Harper was planning out programs in her role as director of BSC’s Bunting Center for Engaged Study and Community Action- programs designed to draw students into meaningful service as part of their academic experience at BSC.
“There is an urgent need for thoughtful, engaged citizens in our country. Those who succeed in addressing some of society’s biggest challenges will be those who can communicate effectively, are willing to understand and appreciate multiple perspectives, and are able to solve problems creatively,” Harper said. “We are looking for even more ways to encourage students with a broader perspective and empower them with the skills of engaged learning and dialogue.”
The Strength of the Bunting Center
That’s the strength of the Bunting Center, which was founded a decade ago thanks to generous support from BSC alumni couple Dr. Peter and Derry Bunting. The Buntings decided to build on the groundbreaking work of former Birmingham-Southern College Chaplain Dr. Stewart Jackson, who pioneered service learning in the 1980s. Peter Bunting passed away earlier this year; Derry Bunting serves on the BSC Board of Trustees.
Today, hundreds of BSC students get hands-on experience with dozens of community partners from as close as College Hills and as far away as Africa.
Some experiences are simple-a chance to help build houses with Habitat for Humanity, or tutor local kids, or to learn about civil rights on an overnight trip to Montgomery. But the real goal is to go beyond basic volunteering to build relationships with community members so that students’ world views are expanded and collaborative partnerships emerge to address community challenges together.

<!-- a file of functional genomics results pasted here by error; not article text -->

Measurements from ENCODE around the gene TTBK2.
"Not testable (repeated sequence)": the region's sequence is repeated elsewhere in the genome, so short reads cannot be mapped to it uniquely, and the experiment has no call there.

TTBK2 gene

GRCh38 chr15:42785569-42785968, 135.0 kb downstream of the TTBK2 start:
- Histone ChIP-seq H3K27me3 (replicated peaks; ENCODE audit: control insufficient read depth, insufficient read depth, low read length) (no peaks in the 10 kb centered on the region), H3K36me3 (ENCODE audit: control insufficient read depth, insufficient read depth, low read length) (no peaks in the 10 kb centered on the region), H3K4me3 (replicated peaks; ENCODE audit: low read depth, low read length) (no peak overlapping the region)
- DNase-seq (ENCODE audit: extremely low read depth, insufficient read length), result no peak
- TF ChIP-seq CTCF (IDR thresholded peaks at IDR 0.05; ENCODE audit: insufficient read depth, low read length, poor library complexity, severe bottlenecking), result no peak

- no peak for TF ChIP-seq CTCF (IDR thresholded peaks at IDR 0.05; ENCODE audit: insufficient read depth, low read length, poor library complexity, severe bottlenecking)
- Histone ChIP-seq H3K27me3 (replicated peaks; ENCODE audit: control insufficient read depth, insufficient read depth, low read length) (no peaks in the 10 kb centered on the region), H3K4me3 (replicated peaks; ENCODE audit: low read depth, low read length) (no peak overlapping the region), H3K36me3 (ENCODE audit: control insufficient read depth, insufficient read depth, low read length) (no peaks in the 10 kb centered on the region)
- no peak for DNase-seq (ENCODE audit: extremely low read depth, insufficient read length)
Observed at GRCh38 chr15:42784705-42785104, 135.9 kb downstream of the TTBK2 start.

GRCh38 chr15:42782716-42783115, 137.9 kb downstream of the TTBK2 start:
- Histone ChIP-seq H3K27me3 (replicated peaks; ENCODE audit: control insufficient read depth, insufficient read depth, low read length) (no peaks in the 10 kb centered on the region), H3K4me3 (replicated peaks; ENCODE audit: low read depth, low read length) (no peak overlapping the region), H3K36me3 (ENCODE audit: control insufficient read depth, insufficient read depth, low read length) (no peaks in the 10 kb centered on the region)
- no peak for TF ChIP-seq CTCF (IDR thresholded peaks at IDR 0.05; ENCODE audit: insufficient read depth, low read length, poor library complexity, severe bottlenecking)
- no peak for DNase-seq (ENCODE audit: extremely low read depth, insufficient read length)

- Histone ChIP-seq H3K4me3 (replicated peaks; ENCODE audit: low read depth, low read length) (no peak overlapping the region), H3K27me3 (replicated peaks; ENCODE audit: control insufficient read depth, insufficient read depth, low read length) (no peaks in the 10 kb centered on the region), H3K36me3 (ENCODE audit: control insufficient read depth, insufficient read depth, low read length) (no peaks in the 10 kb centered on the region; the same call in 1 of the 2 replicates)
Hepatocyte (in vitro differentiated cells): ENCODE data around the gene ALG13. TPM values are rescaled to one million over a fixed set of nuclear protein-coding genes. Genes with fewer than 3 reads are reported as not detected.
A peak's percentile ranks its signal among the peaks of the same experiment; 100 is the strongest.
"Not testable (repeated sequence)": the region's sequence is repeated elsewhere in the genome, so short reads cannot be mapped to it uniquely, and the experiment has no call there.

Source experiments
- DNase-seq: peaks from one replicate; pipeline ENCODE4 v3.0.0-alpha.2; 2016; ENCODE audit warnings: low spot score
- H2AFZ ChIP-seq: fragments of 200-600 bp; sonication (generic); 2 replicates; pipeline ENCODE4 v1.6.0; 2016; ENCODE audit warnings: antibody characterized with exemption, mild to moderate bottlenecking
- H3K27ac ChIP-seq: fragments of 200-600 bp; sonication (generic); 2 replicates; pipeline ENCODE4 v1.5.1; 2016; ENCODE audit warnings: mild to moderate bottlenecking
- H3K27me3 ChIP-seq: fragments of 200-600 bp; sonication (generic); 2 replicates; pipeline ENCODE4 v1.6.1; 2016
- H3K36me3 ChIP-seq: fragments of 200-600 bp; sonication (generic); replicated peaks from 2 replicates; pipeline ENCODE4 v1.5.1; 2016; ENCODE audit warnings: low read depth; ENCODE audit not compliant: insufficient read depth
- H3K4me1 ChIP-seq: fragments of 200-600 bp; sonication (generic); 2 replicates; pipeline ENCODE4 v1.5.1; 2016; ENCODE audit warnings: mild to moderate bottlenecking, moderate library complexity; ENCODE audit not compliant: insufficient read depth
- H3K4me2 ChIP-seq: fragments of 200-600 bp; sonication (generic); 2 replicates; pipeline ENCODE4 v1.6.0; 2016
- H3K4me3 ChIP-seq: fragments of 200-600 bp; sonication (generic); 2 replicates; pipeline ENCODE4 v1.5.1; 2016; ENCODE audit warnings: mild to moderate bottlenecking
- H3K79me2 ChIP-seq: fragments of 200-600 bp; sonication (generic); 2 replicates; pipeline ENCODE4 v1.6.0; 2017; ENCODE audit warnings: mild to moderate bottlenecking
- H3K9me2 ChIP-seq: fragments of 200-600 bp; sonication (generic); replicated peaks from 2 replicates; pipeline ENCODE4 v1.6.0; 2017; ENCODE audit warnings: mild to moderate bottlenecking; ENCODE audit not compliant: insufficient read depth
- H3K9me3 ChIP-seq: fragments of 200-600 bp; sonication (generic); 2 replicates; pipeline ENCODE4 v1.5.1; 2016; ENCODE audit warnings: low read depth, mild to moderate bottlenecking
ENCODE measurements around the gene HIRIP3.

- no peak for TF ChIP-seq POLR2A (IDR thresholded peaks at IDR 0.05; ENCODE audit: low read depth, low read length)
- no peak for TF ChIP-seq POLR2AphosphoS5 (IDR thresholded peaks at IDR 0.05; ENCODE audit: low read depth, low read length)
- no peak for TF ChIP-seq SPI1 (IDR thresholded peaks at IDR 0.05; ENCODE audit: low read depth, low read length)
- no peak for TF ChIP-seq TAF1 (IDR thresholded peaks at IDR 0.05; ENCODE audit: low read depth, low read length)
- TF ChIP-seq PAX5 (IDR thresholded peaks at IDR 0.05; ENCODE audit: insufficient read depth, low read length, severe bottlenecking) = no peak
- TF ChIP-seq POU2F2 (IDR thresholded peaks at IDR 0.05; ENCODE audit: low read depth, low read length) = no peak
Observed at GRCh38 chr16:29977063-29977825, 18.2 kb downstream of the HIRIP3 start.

To that end, the center has evolved and grown over the years; it is now part of the Krulak Institute for Experiential Learning, Leadership, and Civic Engagement, which provides a “one-stop shop” for students looking to get involved in their community or to travel. Following are some of the exciting programs happening right now.
Last year, BSC joined the Shepherd Higher Education Consortium on Poverty, a network of 23 schools committed to integrating the study of poverty with the liberal arts. The membership aligns with BSC’s new Distinction in Poverty Studies, which requires participating students to take an introductory course, complete an internship, take two other relevant courses from across the curriculum and a senior capstone in poverty studies.
The Shepherd Consortium connects BSC students to more than 120 internship-granting organizations addressing poverty around the country. Because of this association, the college was able to expand its Hess Fellows program by adding five poverty internships through the Shepherd Consortium.
This summer, BSC’s first five Hess Poverty interns worked in Charleston, WV; Washington, D.C.; Atlanta; and Baltimore. In addition to the internships, the consortium organizes an annual symposium on poverty and offers staff and faculty development.
Birmingham-Southern’s distinction isn’t designed to supplant traditional majors, but rather to enhance students’ understanding of a wide range of disciplines, where their real-world experiences are likely to intersect with poverty-related issues. Harper said at BSC, that’s likely to mean some students participating will already know they want to focus on solving the complex problems of poverty by going into community development, public policy, public health, and more.
But she said it would also help students who plan to be pastors, lawyers, health care practitioners, and more. “Whatever field of study or career path they choose, exposure to the issues of poverty and to people living in poverty informs our students and encourages active citizenship,” she said. “Whether you’re going to be a teacher, a business owner, or a doctor, it’s important that you understand issues of economic disparity.”